Background: Breast and cervical cancer continue to claim the lives of women. Early detection modalities for these cancers are available; however, utilization rates are far from optimal. Studies have documented the motivating effect that physician recommendations have on compliance with preventive health behaviors. The goal of this study was to develop and implement strategies to improve the use of cervical and breast cancer screening among African-American women age 40 and older who resided in low-income housing communities.
Methods: Baseline surveys among clinic providers and a random sample of women in the target population indicated areas to be included in intervention material. Community health center-based strategies included educational interventions for providers and patients, follow-up interventions for abnormal screening tests, and the implementation of a computer tracking system. Pap smear and mammogram utilization rates at the health center were tracked throughout the project period to assess the effect of the clinic-based interventions.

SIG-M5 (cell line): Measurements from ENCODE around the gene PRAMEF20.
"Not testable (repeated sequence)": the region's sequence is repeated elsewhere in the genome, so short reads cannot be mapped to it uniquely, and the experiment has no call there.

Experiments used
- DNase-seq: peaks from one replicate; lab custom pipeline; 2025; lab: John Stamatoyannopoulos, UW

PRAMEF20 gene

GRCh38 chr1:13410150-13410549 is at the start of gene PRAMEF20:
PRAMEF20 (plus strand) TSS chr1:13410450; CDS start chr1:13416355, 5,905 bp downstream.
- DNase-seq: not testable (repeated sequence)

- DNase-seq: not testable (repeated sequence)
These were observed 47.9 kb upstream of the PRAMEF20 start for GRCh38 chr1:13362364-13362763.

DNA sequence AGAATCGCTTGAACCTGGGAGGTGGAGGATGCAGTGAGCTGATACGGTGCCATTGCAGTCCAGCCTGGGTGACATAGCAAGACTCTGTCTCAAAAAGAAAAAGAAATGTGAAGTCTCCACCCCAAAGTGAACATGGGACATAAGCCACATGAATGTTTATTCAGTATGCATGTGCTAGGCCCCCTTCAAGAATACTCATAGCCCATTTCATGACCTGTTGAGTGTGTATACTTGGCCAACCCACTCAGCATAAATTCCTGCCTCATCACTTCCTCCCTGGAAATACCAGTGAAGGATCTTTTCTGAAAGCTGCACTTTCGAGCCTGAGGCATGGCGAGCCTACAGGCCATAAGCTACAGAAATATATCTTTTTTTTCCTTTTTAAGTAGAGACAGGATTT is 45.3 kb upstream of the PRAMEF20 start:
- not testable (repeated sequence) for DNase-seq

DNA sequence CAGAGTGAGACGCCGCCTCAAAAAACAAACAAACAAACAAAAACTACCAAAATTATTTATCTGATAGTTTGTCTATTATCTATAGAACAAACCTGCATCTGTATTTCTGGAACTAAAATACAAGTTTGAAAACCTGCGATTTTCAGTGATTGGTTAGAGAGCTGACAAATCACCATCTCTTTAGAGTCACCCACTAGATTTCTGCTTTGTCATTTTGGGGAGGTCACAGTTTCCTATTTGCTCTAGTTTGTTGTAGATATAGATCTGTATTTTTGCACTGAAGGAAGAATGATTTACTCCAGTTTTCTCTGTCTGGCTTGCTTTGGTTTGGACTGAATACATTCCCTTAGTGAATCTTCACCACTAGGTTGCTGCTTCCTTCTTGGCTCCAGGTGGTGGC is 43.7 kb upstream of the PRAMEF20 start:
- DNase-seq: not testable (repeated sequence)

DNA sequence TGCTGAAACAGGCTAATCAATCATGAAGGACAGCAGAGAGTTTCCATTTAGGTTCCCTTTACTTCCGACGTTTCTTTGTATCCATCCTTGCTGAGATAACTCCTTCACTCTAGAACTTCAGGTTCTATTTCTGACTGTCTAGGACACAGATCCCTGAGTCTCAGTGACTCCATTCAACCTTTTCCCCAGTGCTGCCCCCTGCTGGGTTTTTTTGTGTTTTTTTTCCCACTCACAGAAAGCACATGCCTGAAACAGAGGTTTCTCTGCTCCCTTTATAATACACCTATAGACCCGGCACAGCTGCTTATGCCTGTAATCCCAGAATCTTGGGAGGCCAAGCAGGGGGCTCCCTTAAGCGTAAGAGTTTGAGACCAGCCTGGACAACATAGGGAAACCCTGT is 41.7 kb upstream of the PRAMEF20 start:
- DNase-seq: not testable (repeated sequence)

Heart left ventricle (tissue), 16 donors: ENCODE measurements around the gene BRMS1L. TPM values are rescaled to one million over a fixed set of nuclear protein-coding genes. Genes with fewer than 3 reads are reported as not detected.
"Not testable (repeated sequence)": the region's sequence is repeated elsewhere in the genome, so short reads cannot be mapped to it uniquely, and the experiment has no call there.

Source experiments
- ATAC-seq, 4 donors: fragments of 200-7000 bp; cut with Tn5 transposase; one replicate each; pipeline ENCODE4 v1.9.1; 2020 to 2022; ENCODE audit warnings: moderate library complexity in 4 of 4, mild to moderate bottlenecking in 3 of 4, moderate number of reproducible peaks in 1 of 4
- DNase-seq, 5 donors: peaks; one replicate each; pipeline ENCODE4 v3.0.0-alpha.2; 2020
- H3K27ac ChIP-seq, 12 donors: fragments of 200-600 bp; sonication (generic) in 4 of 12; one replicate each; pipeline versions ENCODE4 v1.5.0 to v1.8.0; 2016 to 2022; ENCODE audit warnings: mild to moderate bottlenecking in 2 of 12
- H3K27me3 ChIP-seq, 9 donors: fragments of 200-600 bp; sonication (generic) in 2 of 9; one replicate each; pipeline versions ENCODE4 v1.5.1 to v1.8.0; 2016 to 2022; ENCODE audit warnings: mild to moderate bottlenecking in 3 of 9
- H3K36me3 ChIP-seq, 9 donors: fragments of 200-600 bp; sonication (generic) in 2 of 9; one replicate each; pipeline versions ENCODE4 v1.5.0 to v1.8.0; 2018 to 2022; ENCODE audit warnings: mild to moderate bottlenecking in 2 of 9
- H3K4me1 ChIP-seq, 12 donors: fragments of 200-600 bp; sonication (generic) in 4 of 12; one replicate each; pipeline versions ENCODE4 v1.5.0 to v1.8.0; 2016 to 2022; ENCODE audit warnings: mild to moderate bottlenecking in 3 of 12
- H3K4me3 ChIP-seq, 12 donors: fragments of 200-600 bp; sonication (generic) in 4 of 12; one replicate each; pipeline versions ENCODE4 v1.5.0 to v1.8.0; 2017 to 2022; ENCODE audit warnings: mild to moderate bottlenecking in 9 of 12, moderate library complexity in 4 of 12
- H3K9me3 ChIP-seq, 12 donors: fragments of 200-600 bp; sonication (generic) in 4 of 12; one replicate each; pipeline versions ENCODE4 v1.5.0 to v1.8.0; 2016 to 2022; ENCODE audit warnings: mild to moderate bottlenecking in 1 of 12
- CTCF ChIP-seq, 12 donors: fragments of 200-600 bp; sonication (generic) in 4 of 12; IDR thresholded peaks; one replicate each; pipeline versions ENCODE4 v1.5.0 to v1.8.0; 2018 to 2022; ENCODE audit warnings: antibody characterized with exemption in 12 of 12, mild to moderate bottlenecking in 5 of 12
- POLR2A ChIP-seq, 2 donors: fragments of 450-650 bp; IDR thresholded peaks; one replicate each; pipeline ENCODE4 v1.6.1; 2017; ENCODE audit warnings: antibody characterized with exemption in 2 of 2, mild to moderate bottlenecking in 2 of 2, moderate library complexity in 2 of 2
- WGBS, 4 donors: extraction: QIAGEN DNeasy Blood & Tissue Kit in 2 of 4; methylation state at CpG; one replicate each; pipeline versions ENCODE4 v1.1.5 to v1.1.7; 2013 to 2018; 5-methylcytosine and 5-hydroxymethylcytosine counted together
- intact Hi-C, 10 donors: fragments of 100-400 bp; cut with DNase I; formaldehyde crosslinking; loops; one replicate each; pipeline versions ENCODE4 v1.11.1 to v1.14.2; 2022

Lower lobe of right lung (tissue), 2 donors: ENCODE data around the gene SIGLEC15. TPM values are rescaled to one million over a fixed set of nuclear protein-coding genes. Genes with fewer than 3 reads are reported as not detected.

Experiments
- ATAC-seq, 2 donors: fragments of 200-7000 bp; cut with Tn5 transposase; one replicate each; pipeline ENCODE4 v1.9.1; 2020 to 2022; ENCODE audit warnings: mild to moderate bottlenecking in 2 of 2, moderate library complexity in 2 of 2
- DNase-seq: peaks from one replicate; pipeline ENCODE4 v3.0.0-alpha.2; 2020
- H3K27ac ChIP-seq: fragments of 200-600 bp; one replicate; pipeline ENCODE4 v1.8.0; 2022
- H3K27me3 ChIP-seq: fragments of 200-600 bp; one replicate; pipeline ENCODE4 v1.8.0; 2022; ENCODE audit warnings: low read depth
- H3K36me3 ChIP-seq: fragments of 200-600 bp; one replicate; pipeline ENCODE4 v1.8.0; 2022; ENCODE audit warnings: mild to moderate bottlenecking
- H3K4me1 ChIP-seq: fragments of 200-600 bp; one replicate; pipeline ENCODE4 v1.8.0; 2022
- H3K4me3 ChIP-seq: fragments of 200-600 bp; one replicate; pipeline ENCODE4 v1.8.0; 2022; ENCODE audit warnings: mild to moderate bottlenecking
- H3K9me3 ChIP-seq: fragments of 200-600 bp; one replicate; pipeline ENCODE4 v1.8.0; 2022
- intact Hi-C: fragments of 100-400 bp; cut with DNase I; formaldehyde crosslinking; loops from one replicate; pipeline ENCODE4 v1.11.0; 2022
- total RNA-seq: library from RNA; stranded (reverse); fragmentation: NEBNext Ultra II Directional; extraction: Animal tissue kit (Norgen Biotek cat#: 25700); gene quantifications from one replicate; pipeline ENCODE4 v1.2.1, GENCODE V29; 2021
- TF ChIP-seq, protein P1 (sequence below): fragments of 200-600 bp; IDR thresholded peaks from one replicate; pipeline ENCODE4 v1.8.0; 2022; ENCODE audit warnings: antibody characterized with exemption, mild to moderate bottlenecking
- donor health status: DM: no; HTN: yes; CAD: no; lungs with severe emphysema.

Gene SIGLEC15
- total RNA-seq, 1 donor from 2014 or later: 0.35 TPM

Results: Both Pap smear and mammography rates increased over time. Fifteen cases of breast cancer and 1 case of invasive cervical cancer have been detected. Compliance rates for follow-up for cervical dysplasia have increased from 50 to 90%.
Conclusions: These results suggest that clinic-based interventions can improve the use of breast and cervical cancer screening and follow-up among low-income women.